Biden blames businesses for inflation: “It’s time to stop the price gouging”

The president admitted that prices are too high, but did not accept responsibility. He also wrongly claimed that this year's Thanksgiving dinner was the fourth cheapest ever.

The president of the United States, Joe Biden, admitted that there are still many consumer products that continue to have high prices, but, at the same time, he did not accept his responsibility for the inflation crisis.

The Democratic president directly criticized businessmen and “large corporations” for not lowering prices after an 18% jump in consumer costs since he took office.

“We know that prices are still too high for too many things — that times are still too tough for too many families,” the president said on November 27 before the media.

“We’ve made progress, but we have more work to do,” Biden continued. “Let me be clear to any corporation that has not brought their prices back down, even as inflation has come down, even as the supply chains have been rebuilt: It’s time to stop the price gouging and give the American consumer a break.”

Before partly blaming businessmen for the inflationary situation and the high cost of some products, the president falsely claimed that his administration managed to reduce Thanksgiving food prices, making this year’s dinner the fourth cheapest in history.

“Well, this past week, as Americans gathered around their own kitchen tables for Thanksgiving dinner, that was our goal: to give them a little more breathing room. And together, we made progress,” Biden said. “You know, from turkey, to air travel, to a tank of gas, costs went down. They went down.”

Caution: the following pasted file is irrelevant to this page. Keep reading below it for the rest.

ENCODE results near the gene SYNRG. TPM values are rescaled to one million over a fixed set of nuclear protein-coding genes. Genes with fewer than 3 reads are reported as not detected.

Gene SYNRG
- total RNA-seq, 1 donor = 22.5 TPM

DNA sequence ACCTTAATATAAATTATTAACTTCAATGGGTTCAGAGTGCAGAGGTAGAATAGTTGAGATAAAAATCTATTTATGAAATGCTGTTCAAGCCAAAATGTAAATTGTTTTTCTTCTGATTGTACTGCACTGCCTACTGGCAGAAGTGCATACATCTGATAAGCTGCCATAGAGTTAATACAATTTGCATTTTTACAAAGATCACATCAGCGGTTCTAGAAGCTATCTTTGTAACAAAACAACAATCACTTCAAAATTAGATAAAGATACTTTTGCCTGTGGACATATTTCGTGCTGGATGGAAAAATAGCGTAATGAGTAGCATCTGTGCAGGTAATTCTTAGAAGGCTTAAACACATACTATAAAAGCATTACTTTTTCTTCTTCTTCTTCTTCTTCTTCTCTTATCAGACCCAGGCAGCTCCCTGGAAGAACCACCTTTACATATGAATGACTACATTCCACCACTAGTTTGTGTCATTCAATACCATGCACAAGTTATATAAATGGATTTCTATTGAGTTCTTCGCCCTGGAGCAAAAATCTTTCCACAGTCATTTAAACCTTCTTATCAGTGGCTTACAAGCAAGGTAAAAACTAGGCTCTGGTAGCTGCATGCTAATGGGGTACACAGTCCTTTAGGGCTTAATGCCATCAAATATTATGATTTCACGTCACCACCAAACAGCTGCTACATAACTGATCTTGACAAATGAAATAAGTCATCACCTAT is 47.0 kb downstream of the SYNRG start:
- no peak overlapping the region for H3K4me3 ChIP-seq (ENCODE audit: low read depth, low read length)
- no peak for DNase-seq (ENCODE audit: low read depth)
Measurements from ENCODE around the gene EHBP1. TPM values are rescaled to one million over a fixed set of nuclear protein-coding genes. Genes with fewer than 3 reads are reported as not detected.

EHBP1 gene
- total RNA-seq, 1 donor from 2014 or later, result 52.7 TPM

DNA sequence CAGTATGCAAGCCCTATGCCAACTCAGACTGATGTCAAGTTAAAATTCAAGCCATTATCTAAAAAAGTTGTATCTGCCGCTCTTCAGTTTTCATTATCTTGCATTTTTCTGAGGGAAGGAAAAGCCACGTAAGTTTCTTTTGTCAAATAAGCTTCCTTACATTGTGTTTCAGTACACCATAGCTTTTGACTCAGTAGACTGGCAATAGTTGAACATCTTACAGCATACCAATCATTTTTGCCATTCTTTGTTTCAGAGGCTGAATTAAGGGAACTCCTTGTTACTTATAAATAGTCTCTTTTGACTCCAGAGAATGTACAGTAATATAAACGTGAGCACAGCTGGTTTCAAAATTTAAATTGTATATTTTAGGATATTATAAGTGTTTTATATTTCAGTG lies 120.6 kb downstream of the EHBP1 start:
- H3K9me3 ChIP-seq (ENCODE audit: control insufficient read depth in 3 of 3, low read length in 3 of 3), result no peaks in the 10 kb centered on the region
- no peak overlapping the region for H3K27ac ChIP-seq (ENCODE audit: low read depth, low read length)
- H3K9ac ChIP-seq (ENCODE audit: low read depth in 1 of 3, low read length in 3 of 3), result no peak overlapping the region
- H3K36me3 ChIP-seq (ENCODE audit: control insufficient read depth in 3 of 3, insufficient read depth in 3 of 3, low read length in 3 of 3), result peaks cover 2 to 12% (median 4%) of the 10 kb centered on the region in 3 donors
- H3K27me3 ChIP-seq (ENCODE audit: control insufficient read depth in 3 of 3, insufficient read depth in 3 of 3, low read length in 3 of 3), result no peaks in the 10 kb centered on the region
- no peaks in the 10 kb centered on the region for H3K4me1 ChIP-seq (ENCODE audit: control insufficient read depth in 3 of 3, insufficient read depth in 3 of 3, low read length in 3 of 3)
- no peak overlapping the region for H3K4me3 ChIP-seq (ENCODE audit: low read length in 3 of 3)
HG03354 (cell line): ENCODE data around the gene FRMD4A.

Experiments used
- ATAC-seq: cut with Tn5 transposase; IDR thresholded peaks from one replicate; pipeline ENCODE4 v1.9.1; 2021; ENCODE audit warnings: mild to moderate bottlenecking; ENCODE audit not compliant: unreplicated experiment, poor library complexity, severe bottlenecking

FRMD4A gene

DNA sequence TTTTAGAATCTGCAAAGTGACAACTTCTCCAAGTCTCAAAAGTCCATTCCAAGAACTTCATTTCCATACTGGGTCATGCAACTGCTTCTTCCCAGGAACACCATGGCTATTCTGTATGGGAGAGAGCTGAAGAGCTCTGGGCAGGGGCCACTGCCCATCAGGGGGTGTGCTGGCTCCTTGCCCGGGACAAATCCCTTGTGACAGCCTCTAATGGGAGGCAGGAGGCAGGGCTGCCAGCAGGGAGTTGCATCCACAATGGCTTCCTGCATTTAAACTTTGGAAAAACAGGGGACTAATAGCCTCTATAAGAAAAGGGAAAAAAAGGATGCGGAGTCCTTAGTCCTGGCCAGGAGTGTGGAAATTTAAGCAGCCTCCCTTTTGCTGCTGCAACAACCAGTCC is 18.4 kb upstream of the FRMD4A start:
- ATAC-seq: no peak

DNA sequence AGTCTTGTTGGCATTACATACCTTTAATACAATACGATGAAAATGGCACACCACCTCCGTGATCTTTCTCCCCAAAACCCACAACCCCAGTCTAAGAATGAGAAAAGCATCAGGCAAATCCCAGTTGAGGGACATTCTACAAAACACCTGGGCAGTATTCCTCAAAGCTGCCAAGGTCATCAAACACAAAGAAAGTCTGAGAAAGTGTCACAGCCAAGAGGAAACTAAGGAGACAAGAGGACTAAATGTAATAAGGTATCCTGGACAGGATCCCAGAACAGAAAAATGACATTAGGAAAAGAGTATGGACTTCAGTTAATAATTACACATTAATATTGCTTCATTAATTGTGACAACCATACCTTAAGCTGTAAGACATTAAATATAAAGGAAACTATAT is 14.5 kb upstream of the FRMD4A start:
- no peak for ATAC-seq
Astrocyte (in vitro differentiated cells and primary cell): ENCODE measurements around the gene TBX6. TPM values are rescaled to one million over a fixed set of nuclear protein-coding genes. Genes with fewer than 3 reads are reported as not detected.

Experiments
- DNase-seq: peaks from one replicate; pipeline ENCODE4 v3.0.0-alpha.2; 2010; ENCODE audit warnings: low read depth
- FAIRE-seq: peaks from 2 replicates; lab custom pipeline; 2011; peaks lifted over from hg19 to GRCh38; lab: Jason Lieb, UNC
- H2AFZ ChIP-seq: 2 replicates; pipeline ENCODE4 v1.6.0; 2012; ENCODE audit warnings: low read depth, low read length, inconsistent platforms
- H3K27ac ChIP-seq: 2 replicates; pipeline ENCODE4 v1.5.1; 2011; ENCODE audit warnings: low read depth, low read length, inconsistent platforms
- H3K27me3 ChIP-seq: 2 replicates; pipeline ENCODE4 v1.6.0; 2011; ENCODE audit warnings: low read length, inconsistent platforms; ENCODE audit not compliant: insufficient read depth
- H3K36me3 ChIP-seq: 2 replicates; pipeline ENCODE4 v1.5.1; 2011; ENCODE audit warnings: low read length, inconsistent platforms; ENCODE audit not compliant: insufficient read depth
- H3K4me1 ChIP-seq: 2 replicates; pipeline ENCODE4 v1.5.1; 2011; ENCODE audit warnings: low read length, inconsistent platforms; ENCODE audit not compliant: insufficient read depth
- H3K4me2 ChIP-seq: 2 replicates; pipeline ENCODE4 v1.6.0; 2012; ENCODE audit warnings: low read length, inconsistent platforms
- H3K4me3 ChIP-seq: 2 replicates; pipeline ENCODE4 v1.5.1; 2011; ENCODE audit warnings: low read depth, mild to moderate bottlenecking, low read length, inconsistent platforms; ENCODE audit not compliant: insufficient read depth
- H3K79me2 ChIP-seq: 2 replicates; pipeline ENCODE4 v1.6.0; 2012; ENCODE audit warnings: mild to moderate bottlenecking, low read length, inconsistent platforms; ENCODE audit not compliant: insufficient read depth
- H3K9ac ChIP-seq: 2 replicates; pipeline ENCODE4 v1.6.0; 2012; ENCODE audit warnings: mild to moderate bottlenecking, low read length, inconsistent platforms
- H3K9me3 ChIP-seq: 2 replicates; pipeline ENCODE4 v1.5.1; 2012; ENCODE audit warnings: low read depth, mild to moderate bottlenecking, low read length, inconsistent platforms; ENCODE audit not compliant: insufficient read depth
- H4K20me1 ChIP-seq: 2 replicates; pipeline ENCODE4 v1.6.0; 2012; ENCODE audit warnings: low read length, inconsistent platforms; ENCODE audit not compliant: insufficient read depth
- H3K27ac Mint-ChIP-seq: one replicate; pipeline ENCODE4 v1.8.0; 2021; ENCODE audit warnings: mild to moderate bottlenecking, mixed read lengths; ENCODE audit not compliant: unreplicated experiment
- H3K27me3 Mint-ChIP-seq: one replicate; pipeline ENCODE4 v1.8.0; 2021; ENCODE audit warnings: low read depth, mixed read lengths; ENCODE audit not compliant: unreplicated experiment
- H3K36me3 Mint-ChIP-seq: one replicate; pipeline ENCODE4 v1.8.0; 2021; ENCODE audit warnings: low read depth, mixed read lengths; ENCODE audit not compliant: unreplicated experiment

“Now, to people making a lot of money, that doesn’t matter a whole lot, because the costs are relatively small compared to wealthy incomes. In fact, as a share of earnings, this Thanksgiving dinner was the fourth cheapest ever on record. And I want you all to know that,” stated the president.

However, a report from the American Farm Bureau Federation found that the average cost of a Thanksgiving dinner for ten people this year was 25% higher than in 2019.

In fact, the study found that this year’s dinner was the second most expensive in nearly four decades, with the average recorded price ($61.17) second only to last year’s.